North Carolina Department of Health and Human Services: COVID-19 Response Interim Review and Related Work from the NCIOM

Blog | March 2, 2022


At the end of January, the North Carolina Department of Health and Human Services released the COVID-19 Response Interim Review: January 2020 through December 2021. For this review, independent consultants interviewed over 65 state and local officials involved in North Carolina’s pandemic response, in order to “reflect on and encapsulate some of the emerging lessons learned from the first 20 months of the pandemic in North Carolina.” The goal is to help NCDHHS “learn, identify opportunities for improvement, and begin the forward-looking work of strengthening our state’s capacity to respond to future public health emergencies more swiftly and effectively.”

The interim review compiled lessons and experiences from stakeholders and identified strengths and challenges in response across the following areas: progress to date in the fight against COVID-19; meeting critical individual needs; maintaining health system capacity; vaccination and treatment; building trust during crisis and change; and collaboration in a decentralized model.

Interviewees discussed their experiences working with and within NCDHHS and identified several lessons from the COVID-19 response. Those lessons included:

  • Communications in a time of crisis requires transparency and managing of expectations.
  • That said, it is extremely challenging to build trust in government and public health during a

time of crisis. Trust must be earned through intentional relationships, consistency, resources,

and time.

  • Centralized public health decision-making and authority is necessary and must come with


  • Always be in a learning mode. State agencies need to be flexible, willing to hear and accept

criticism, and pivot as the pandemic changes.

  • Think about data first.
  • Effective response to a pandemic requires simple, clear, easy to understand messaging that

influences behavior change.

  • Advancing health equity requires consistent effort and prioritization.
  • A modern governmental health and human services agency must evolve its core


  • Whole person care matters.
  • NCDHHS agency coordination and collaboration to support long-term care facilities needs to

be strengthened.

  • Politicization, misinformation, and social media will continue to play a large role in the public

discourse related to COVID-19 and future public health emergencies.

  • Be prepared for a marathon.


With a similar eye toward learning from the pandemic response, the North Carolina Institute of Medicine, in partnership with the South Carolina Institute of Medicine and Public Health and with support from the Duke Endowment and NCDHHS, has been convening the Carolinas Pandemic Preparedness Task Force. Starting in July 2021, this two-state task force has been examining lessons from the first year of the COVID-19 pandemic for health care, education, and social and economic stability, with a specific lens on equity in the impact of and response to the pandemic. The task force will continue meeting through April 2022, with a final report to be published in June. The Carolinas Pandemic Preparedness Task Force has identified many similar emerging themes to those listed in the NCDHHS COVID-19 Response Interim Review. These themes include:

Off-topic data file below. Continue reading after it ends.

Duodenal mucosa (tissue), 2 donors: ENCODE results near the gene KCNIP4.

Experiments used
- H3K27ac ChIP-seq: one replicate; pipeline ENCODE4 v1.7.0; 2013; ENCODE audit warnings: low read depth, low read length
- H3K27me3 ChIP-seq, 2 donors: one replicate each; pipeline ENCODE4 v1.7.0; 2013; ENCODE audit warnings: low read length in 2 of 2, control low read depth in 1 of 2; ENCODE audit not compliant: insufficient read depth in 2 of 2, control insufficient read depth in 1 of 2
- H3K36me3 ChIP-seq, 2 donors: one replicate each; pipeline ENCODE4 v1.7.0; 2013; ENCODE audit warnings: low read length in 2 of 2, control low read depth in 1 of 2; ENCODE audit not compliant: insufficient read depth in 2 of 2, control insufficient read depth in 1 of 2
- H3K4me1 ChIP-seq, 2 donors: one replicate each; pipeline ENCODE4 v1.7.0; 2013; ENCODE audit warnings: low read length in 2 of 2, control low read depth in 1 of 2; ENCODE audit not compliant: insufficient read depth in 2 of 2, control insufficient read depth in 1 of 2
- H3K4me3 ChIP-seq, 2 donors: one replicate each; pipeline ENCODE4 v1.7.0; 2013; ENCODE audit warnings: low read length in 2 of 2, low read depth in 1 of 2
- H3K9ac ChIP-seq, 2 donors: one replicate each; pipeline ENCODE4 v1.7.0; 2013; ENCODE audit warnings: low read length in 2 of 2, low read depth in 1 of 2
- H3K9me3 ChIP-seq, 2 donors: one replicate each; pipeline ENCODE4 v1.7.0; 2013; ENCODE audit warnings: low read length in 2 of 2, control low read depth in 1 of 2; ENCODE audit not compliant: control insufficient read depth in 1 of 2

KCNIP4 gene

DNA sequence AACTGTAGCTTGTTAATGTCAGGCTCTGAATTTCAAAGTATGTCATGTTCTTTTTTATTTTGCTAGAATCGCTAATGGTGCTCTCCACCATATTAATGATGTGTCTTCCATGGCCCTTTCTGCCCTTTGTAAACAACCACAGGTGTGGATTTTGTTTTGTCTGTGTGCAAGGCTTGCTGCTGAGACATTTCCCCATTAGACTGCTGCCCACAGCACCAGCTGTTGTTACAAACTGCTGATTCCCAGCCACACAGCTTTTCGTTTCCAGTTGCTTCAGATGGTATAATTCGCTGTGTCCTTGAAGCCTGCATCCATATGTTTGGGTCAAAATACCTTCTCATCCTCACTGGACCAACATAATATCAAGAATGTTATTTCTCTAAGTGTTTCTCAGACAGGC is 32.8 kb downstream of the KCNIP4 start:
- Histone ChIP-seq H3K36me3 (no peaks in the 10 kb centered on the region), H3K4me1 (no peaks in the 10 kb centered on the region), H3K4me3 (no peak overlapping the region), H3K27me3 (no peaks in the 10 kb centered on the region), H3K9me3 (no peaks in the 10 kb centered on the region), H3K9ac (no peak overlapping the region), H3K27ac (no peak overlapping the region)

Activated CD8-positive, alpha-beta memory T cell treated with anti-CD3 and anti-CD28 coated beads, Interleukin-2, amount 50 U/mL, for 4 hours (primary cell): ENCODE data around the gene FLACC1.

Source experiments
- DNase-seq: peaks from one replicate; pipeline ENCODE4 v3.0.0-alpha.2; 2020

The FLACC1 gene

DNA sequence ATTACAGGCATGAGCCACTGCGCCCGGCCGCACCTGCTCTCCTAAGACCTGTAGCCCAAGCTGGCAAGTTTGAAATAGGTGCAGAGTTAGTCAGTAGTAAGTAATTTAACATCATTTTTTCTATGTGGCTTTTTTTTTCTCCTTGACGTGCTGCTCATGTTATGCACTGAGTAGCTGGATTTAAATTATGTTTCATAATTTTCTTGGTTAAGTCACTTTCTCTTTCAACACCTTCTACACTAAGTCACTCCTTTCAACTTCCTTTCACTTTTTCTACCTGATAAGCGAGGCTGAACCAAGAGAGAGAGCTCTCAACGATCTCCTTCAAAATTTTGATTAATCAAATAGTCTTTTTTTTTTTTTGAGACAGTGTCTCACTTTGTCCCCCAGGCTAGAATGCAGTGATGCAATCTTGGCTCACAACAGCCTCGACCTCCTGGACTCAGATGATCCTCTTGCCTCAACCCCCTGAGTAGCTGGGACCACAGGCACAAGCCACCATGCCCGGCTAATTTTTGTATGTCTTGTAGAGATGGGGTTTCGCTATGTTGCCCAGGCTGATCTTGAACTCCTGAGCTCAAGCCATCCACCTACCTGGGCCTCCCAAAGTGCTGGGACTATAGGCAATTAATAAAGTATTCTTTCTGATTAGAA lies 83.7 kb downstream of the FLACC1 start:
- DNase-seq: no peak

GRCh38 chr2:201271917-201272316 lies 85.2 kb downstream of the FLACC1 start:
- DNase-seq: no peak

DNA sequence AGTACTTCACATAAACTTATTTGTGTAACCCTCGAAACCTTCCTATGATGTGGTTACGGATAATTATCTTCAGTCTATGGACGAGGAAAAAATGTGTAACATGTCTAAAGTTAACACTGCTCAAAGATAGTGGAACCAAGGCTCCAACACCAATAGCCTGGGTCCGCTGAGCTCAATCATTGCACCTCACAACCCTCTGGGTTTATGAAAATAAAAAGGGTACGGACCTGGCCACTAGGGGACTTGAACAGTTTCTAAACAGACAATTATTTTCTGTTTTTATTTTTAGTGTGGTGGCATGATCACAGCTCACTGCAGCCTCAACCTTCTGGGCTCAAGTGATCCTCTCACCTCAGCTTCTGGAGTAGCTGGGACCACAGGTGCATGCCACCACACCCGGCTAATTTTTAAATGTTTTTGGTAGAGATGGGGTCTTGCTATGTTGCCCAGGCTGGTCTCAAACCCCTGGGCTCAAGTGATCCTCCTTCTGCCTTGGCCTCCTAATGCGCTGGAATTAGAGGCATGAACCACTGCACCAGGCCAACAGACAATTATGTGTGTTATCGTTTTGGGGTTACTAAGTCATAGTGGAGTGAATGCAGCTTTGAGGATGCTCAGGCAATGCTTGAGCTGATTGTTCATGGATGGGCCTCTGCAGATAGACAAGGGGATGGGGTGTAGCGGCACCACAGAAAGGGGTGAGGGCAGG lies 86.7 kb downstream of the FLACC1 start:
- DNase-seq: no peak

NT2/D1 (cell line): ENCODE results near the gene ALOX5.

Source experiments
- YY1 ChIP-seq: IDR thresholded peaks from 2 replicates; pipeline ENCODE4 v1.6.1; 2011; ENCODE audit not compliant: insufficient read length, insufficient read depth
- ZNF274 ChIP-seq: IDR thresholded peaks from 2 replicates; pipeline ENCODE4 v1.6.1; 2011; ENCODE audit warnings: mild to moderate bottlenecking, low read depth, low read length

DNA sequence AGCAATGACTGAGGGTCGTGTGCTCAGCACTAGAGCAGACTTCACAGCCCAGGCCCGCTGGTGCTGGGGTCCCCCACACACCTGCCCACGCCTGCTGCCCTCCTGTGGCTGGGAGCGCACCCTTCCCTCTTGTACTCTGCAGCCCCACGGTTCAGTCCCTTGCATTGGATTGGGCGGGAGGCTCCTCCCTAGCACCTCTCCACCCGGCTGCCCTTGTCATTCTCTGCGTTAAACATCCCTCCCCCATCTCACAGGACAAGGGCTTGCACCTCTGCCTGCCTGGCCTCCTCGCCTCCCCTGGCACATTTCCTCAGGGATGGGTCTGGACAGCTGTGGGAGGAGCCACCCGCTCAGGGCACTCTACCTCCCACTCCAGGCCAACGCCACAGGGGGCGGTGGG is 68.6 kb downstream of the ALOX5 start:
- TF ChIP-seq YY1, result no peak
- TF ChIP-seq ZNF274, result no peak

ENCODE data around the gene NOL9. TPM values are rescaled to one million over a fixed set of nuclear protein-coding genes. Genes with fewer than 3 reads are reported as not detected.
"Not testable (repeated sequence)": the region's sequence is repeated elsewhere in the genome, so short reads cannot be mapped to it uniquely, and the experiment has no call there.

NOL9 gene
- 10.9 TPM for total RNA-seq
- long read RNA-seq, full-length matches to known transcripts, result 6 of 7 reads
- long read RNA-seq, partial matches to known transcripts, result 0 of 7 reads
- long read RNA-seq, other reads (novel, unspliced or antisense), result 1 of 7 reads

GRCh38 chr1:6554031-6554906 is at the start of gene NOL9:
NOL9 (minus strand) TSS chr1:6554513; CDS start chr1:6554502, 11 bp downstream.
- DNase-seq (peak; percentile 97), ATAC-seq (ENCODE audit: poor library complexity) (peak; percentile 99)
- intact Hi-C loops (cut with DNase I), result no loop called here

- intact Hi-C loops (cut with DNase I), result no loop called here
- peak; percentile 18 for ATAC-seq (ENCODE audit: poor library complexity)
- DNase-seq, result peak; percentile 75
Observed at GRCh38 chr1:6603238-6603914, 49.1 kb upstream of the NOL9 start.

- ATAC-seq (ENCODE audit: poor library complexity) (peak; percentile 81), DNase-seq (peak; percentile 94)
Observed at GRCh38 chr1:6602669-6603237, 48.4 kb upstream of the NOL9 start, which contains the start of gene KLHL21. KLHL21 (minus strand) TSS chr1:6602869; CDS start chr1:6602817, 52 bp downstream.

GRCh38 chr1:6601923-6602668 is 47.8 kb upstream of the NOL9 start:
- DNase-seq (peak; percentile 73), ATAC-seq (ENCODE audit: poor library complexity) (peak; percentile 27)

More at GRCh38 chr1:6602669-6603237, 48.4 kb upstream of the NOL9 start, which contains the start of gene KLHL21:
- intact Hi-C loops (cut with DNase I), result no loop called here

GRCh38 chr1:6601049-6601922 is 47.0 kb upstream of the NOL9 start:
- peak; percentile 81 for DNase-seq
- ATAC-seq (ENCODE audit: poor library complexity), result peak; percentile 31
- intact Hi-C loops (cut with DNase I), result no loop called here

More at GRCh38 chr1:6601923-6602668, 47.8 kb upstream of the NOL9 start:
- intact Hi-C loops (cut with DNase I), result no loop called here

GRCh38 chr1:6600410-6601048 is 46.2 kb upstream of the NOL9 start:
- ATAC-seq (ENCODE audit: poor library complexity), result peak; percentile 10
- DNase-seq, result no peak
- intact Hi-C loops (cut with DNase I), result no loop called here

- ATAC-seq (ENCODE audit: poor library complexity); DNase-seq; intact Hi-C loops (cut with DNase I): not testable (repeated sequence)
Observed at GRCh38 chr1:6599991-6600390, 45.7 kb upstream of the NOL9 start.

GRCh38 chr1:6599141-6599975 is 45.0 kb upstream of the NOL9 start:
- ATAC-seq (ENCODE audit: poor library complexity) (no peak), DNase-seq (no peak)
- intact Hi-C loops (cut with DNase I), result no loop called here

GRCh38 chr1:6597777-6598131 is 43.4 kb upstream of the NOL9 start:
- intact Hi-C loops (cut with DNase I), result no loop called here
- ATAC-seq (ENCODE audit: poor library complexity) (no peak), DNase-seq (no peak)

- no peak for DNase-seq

• the importance of robust and effective collaborations across sectors;
  • the need for timely and accurate data to drive state and local decision-making and to inform the public;
  • increased investment in workforce infrastructure, retention, and mental health supports;
  • a focus on culturally competent communication that helps address mistrust and misinformation;
  • and the importance of prioritizing equity in both response and in understanding the social and cultural context driving the pandemic’s impact.


The NCIOM Task Force on the Future of Local Public Health also aims to address infrastructure needs, funding supports, and lessons from the pandemic for North Carolina’s local public health departments. This task force aims to develop a vision for the future of local public health in the state focused on principles of health equity, leadership, connection between clinical services and population health, opportunities for targeted investments, public communication about the value of public health, and data integration to drive improvements in service delivery and outcomes. Convened in August 2021 in partnership with Kate B. Reynolds Charitable Trust, this task force will issue full recommendations in May 2022, themes of which include:

  • maximizing and understanding the role(s) of local public health;
  • addressing challenges within local public health workforce retention and development;
  • identifying strategies for enhancing data development and data infrastructure;
  • identifying sustainable funding strategies at the federal, state, and local levels, as well as philanthropic partners;
  • enhancing local partnerships and trust within communities;
  • improving communications capacity and identifying key partners for robust communications strategies